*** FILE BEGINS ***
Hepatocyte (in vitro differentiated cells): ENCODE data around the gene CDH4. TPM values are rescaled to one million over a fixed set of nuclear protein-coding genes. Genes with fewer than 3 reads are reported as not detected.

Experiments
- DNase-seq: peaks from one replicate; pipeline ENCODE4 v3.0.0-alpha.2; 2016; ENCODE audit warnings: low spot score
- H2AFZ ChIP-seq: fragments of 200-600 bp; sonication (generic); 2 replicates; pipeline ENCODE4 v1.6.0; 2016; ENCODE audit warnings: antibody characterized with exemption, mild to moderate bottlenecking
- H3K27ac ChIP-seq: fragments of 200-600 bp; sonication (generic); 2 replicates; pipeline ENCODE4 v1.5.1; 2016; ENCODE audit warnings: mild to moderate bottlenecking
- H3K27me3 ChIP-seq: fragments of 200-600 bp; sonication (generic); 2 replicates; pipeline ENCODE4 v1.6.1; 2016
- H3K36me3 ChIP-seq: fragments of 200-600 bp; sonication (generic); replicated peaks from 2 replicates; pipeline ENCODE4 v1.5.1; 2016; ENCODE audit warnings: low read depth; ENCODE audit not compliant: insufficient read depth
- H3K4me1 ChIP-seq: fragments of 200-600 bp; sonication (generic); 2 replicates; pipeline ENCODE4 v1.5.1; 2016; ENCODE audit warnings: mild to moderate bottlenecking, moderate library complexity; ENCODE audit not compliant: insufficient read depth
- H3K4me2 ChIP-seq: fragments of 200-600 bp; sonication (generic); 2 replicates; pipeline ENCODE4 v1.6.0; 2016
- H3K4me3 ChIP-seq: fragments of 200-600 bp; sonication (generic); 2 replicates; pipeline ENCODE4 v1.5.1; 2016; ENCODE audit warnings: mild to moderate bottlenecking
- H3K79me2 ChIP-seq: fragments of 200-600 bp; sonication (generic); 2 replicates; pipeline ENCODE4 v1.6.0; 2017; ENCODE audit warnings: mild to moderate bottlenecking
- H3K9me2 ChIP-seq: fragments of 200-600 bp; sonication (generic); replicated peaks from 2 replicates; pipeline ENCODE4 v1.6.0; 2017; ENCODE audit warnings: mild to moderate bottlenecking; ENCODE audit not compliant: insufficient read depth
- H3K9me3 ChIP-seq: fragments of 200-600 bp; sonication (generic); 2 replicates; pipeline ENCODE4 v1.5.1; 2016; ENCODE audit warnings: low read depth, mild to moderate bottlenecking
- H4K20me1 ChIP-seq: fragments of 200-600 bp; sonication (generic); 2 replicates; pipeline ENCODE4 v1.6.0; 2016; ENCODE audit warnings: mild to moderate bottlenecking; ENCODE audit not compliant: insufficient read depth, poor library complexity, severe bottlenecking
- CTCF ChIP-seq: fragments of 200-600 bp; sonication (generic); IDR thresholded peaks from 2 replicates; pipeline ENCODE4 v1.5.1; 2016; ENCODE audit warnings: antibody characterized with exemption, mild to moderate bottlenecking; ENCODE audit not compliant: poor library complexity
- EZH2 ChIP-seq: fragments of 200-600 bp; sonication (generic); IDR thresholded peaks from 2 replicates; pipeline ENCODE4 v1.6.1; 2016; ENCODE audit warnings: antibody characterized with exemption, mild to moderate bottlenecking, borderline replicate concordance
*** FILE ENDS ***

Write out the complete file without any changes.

Hepatocyte (in vitro differentiated cells): ENCODE data around the gene CDH4. TPM values are rescaled to one million over a fixed set of nuclear protein-coding genes. Genes with fewer than 3 reads are reported as not detected.

Experiments
- DNase-seq: peaks from one replicate; pipeline ENCODE4 v3.0.0-alpha.2; 2016; ENCODE audit warnings: low spot score
- H2AFZ ChIP-seq: fragments of 200-600 bp; sonication (generic); 2 replicates; pipeline ENCODE4 v1.6.0; 2016; ENCODE audit warnings: antibody characterized with exemption, mild to moderate bottlenecking
- H3K27ac ChIP-seq: fragments of 200-600 bp; sonication (generic); 2 replicates; pipeline ENCODE4 v1.5.1; 2016; ENCODE audit warnings: mild to moderate bottlenecking
- H3K27me3 ChIP-seq: fragments of 200-600 bp; sonication (generic); 2 replicates; pipeline ENCODE4 v1.6.1; 2016
- H3K36me3 ChIP-seq: fragments of 200-600 bp; sonication (generic); replicated peaks from 2 replicates; pipeline ENCODE4 v1.5.1; 2016; ENCODE audit warnings: low read depth; ENCODE audit not compliant: insufficient read depth
- H3K4me1 ChIP-seq: fragments of 200-600 bp; sonication (generic); 2 replicates; pipeline ENCODE4 v1.5.1; 2016; ENCODE audit warnings: mild to moderate bottlenecking, moderate library complexity; ENCODE audit not compliant: insufficient read depth
- H3K4me2 ChIP-seq: fragments of 200-600 bp; sonication (generic); 2 replicates; pipeline ENCODE4 v1.6.0; 2016
- H3K4me3 ChIP-seq: fragments of 200-600 bp; sonication (generic); 2 replicates; pipeline ENCODE4 v1.5.1; 2016; ENCODE audit warnings: mild to moderate bottlenecking
- H3K79me2 ChIP-seq: fragments of 200-600 bp; sonication (generic); 2 replicates; pipeline ENCODE4 v1.6.0; 2017; ENCODE audit warnings: mild to moderate bottlenecking
- H3K9me2 ChIP-seq: fragments of 200-600 bp; sonication (generic); replicated peaks from 2 replicates; pipeline ENCODE4 v1.6.0; 2017; ENCODE audit warnings: mild to moderate bottlenecking; ENCODE audit not compliant: insufficient read depth
- H3K9me3 ChIP-seq: fragments of 200-600 bp; sonication (generic); 2 replicates; pipeline ENCODE4 v1.5.1; 2016; ENCODE audit warnings: low read depth, mild to moderate bottlenecking
- H4K20me1 ChIP-seq: fragments of 200-600 bp; sonication (generic); 2 replicates; pipeline ENCODE4 v1.6.0; 2016; ENCODE audit warnings: mild to moderate bottlenecking; ENCODE audit not compliant: insufficient read depth, poor library complexity, severe bottlenecking
- CTCF ChIP-seq: fragments of 200-600 bp; sonication (generic); IDR thresholded peaks from 2 replicates; pipeline ENCODE4 v1.5.1; 2016; ENCODE audit warnings: antibody characterized with exemption, mild to moderate bottlenecking; ENCODE audit not compliant: poor library complexity
- EZH2 ChIP-seq: fragments of 200-600 bp; sonication (generic); IDR thresholded peaks from 2 replicates; pipeline ENCODE4 v1.6.1; 2016; ENCODE audit warnings: antibody characterized with exemption, mild to moderate bottlenecking, borderline replicate concordance